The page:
Open Source Adoption in Italian Public Administrations: Some Real Cases
Italian and international speakers provided the audience with an insight into how to effectively deploy open source software in a significant way.
I opened the conference talking about the Italian scenario for the open source sector, and I started by showing the audience some SourceForge download numbers. Italy is the fourth country in the world for open source software downloads. Italy was used to be the third, but the impact of open source in Brazil is higher now.
SourceForge Global Traffic Distribution (April 2009), courtesy of SourceForge
Despite many Italian regional laws are in favor of open source software, the Italian open source offering is still lacking in many respects (market’s dimension, lack of inter firm relationships, inability to fulfill vertical market requirements).
Beyond its ‘freeness’, open source is also a powerful weapon to share costs and risks, but value co-creation demands governance. I mentioned also issues like the promotion of local development, community management and how to tap into existing ones, inviting speakers to share with their experiences and show their ways.
Carlo Vaccari (Italian National Institute of Statistics) maked clear why moving to open source leads to increased cooperation inside public administrations. RELAIS (REcord Linkage At IStat) is an open source toolkit to identifiy if two or more records represent the same real world entity (record linkage). The RELAIS toolkit is composed by a collection of techniques for each record linkage phase that can be dynamically combined in order to build the best record linkage workflow, given a set of application constraints and data features provided as input (see also OSOR’s news item).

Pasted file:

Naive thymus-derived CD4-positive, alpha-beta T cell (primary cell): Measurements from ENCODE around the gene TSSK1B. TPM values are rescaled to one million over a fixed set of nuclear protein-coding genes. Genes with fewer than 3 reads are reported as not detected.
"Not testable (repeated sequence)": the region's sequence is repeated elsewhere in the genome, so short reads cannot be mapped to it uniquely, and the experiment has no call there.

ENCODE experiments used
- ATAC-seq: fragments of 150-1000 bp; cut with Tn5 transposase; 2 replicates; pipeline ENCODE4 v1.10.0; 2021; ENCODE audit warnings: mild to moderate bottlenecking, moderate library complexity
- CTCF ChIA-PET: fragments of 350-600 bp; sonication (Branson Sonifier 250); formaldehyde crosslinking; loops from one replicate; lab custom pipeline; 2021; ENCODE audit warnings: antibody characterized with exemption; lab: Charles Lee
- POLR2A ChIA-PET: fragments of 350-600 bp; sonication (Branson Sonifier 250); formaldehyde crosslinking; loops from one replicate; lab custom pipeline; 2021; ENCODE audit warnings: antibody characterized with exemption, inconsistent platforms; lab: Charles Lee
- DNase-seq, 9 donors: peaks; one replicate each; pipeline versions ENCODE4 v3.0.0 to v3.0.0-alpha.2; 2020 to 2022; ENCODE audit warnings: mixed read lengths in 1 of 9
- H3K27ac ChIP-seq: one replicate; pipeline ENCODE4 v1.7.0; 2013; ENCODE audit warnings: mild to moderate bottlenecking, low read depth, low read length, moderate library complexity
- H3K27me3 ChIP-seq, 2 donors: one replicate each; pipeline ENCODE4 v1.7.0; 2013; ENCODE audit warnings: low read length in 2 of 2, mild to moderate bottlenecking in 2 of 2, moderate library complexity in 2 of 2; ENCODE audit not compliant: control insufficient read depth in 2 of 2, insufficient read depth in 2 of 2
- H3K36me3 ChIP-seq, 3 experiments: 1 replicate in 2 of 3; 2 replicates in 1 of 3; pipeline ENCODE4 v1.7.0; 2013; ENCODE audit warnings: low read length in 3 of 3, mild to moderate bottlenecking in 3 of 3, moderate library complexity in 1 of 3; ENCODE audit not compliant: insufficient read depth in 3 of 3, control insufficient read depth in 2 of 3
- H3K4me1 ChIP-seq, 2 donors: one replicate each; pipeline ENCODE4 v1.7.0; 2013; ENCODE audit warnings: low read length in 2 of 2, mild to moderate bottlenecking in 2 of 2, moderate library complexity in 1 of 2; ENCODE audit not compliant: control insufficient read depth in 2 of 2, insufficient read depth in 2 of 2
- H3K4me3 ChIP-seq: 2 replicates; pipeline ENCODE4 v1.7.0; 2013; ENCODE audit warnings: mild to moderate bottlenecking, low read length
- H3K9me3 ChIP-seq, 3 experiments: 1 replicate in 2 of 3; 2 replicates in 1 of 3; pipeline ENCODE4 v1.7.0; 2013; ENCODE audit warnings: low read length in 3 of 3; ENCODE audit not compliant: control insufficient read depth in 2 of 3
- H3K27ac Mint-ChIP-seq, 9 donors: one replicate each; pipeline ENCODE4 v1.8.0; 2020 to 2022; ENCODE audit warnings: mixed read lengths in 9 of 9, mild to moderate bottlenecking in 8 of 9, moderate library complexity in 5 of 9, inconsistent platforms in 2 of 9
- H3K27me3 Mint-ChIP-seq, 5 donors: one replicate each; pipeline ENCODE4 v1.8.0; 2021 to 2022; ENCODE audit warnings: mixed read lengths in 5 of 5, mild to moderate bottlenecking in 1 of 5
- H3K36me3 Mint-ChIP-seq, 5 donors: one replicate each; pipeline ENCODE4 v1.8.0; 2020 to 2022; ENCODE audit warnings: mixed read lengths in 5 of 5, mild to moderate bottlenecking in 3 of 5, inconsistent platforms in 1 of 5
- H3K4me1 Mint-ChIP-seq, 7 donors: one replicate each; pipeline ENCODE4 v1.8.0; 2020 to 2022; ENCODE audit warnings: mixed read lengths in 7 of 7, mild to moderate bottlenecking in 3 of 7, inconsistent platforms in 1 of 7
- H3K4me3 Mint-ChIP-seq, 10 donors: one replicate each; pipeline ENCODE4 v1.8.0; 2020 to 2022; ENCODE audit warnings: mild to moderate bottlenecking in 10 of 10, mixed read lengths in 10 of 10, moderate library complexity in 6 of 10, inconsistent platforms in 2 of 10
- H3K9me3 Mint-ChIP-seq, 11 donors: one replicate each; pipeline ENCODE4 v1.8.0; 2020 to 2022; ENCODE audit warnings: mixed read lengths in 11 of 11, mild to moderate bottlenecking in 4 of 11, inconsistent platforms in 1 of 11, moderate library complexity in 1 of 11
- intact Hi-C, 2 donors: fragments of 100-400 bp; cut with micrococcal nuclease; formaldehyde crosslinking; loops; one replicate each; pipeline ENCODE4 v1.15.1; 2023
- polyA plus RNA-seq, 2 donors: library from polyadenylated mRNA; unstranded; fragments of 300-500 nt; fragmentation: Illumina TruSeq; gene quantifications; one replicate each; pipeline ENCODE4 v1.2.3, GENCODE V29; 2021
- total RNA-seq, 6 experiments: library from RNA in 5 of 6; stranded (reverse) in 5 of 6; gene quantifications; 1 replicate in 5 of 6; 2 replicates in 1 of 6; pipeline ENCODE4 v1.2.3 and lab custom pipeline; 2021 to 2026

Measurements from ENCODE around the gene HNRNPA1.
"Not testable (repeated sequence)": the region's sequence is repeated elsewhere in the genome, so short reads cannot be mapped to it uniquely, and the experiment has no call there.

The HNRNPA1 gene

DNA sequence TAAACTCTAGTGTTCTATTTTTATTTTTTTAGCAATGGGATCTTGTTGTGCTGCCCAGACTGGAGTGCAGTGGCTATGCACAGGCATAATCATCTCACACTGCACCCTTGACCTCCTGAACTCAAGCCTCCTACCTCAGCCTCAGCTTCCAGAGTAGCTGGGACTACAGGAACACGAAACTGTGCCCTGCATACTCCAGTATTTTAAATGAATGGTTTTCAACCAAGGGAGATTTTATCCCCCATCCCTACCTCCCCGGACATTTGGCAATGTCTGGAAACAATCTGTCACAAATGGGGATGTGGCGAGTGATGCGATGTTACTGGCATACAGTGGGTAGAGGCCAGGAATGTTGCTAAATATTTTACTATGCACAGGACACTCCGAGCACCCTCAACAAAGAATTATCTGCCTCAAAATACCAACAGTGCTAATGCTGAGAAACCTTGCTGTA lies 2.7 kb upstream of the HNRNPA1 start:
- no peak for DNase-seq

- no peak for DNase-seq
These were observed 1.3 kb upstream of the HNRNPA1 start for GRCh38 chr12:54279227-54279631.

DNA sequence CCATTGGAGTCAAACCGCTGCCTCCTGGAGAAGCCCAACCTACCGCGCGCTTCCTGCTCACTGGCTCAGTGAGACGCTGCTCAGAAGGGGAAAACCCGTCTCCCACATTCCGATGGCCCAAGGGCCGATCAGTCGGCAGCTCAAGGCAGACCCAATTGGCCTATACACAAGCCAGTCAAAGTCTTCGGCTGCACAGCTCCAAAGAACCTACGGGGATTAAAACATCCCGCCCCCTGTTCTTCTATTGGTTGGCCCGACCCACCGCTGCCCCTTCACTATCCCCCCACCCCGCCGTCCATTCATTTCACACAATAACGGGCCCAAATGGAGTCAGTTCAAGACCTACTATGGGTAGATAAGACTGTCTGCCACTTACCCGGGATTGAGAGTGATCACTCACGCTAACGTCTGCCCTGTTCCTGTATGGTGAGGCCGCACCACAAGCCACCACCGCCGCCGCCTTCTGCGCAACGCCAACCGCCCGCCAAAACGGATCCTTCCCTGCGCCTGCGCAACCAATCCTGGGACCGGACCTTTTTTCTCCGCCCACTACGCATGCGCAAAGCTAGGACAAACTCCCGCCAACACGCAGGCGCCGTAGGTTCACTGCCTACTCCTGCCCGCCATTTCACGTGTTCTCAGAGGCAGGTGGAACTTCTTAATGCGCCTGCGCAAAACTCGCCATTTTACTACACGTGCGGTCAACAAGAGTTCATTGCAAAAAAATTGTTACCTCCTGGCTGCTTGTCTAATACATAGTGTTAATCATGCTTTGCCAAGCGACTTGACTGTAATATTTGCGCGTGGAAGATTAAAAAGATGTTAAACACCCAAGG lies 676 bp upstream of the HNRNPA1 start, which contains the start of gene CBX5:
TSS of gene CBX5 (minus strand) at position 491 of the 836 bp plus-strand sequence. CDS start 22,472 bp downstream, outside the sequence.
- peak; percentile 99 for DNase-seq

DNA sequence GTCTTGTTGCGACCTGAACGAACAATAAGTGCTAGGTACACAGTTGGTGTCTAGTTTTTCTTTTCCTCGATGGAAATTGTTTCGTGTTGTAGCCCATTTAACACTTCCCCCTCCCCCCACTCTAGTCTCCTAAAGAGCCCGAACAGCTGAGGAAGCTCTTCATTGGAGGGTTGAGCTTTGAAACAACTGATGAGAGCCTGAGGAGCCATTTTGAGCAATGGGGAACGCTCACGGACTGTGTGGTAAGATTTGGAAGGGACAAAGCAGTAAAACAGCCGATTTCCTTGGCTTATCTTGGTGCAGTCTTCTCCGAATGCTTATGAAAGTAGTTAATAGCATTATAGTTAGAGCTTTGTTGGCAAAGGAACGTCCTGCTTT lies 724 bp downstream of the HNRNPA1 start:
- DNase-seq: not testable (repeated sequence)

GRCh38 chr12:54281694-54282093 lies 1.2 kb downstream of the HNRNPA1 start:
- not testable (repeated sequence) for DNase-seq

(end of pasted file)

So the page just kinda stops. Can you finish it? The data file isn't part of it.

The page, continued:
Roberto Resoli (Municipality of Trento) told the audience about Trento’s VoIP project, one of the many infrastructures moved to open source software. (see also OSOR’s news item). Roberto is also the mantainer of j4sign, a project aimed at providing a software layer for digital signature. He recently started a new project on OSOR forge to write an OpenOffice.org extension to digitally sign ODF 1.2 document according to the national signature standards.
Bud Bruegger‘s (Ancitel) speech “To have or to make” detailed an hands-on experience on how public administrations can create and foster an open source community. The municipality of Grosseto [his former employer] going open source saved big money, but by failing to sustain their key staff the success may turn into a liability.
Osvaldo Gervasi (Umbria Open Source Competence Center) explained the Umbria region approach to “open source adoption and disseminations by PAs“. The micro-funds model in 2007 sponsored 5 projects spending 100.000 euros, 46 projects were approved in 2008 spending 235.000 euros, showing the audience how small money can make a difference (while sometimes big companies getting big money for R&D lack of concrete results, see the EC funded project QualiPSo).
Michele Marchesi (University of Cagliari and FlossLab) brought the experience of an open source start-up born thanks to regional funds. While apparently the original idea was to fork Alfresco, they ended by integrating Alfresco with other platforms and doing other stuff with Agile technologies.
Sun, Novell and Microsoft gave also interesting speeches, ranging from StarOffice/OpenOffice.org roadmap, to the Suse Linux appliance construction kit and some CodePlex projects (AJAXControlToolkit, DotNetNuke and WPF).
Beyond laws and rules, panelists have been the living proof that open source adoption by public administrations is a process. Open Source governance – of which open source procurement is part along with open source software selection – shouldn’t be a list of case studies of excellence, and requires care to be achieved and education to be appreciated.